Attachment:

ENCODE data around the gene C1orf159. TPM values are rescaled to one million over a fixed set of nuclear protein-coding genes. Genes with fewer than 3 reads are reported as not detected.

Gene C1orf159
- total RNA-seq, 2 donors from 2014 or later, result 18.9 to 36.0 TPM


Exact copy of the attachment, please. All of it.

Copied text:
ENCODE data around the gene C1orf159. TPM values are rescaled to one million over a fixed set of nuclear protein-coding genes. Genes with fewer than 3 reads are reported as not detected.

Gene C1orf159
- total RNA-seq, 2 donors from 2014 or later, result 18.9 to 36.0 TPM